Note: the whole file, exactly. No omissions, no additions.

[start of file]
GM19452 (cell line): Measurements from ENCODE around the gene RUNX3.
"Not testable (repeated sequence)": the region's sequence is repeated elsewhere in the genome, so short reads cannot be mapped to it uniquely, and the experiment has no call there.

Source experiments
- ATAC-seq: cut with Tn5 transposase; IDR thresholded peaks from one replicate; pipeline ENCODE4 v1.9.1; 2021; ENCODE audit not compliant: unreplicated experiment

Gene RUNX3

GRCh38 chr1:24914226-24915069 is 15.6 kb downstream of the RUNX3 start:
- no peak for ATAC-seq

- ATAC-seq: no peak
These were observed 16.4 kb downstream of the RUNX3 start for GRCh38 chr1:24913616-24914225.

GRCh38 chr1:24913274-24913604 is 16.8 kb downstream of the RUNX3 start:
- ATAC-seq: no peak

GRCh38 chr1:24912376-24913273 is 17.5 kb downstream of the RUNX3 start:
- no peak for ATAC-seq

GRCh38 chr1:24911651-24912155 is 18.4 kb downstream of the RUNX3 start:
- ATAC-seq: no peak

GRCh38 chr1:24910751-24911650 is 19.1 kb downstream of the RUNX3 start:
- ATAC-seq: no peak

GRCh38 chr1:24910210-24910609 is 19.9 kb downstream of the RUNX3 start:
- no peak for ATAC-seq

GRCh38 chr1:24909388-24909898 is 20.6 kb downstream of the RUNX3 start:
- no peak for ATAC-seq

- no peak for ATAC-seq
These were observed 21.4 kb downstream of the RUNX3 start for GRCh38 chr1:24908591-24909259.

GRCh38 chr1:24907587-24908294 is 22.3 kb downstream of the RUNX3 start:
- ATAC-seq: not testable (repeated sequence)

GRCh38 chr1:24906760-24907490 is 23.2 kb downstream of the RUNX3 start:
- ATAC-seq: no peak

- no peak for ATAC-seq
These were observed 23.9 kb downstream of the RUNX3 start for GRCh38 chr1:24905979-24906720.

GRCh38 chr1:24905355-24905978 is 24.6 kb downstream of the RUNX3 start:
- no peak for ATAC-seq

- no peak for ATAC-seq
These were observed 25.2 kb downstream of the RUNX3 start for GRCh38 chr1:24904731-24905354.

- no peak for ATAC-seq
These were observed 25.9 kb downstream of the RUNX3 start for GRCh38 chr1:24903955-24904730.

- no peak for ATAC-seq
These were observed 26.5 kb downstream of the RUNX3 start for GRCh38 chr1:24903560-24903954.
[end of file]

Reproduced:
GM19452 (cell line): Measurements from ENCODE around the gene RUNX3.
"Not testable (repeated sequence)": the region's sequence is repeated elsewhere in the genome, so short reads cannot be mapped to it uniquely, and the experiment has no call there.

Source experiments
- ATAC-seq: cut with Tn5 transposase; IDR thresholded peaks from one replicate; pipeline ENCODE4 v1.9.1; 2021; ENCODE audit not compliant: unreplicated experiment

Gene RUNX3

GRCh38 chr1:24914226-24915069 is 15.6 kb downstream of the RUNX3 start:
- no peak for ATAC-seq

- ATAC-seq: no peak
These were observed 16.4 kb downstream of the RUNX3 start for GRCh38 chr1:24913616-24914225.

GRCh38 chr1:24913274-24913604 is 16.8 kb downstream of the RUNX3 start:
- ATAC-seq: no peak

GRCh38 chr1:24912376-24913273 is 17.5 kb downstream of the RUNX3 start:
- no peak for ATAC-seq

GRCh38 chr1:24911651-24912155 is 18.4 kb downstream of the RUNX3 start:
- ATAC-seq: no peak

GRCh38 chr1:24910751-24911650 is 19.1 kb downstream of the RUNX3 start:
- ATAC-seq: no peak

GRCh38 chr1:24910210-24910609 is 19.9 kb downstream of the RUNX3 start:
- no peak for ATAC-seq

GRCh38 chr1:24909388-24909898 is 20.6 kb downstream of the RUNX3 start:
- no peak for ATAC-seq

- no peak for ATAC-seq
These were observed 21.4 kb downstream of the RUNX3 start for GRCh38 chr1:24908591-24909259.

GRCh38 chr1:24907587-24908294 is 22.3 kb downstream of the RUNX3 start:
- ATAC-seq: not testable (repeated sequence)

GRCh38 chr1:24906760-24907490 is 23.2 kb downstream of the RUNX3 start:
- ATAC-seq: no peak

- no peak for ATAC-seq
These were observed 23.9 kb downstream of the RUNX3 start for GRCh38 chr1:24905979-24906720.

GRCh38 chr1:24905355-24905978 is 24.6 kb downstream of the RUNX3 start:
- no peak for ATAC-seq

- no peak for ATAC-seq
These were observed 25.2 kb downstream of the RUNX3 start for GRCh38 chr1:24904731-24905354.

- no peak for ATAC-seq
These were observed 25.9 kb downstream of the RUNX3 start for GRCh38 chr1:24903955-24904730.

- no peak for ATAC-seq
These were observed 26.5 kb downstream of the RUNX3 start for GRCh38 chr1:24903560-24903954.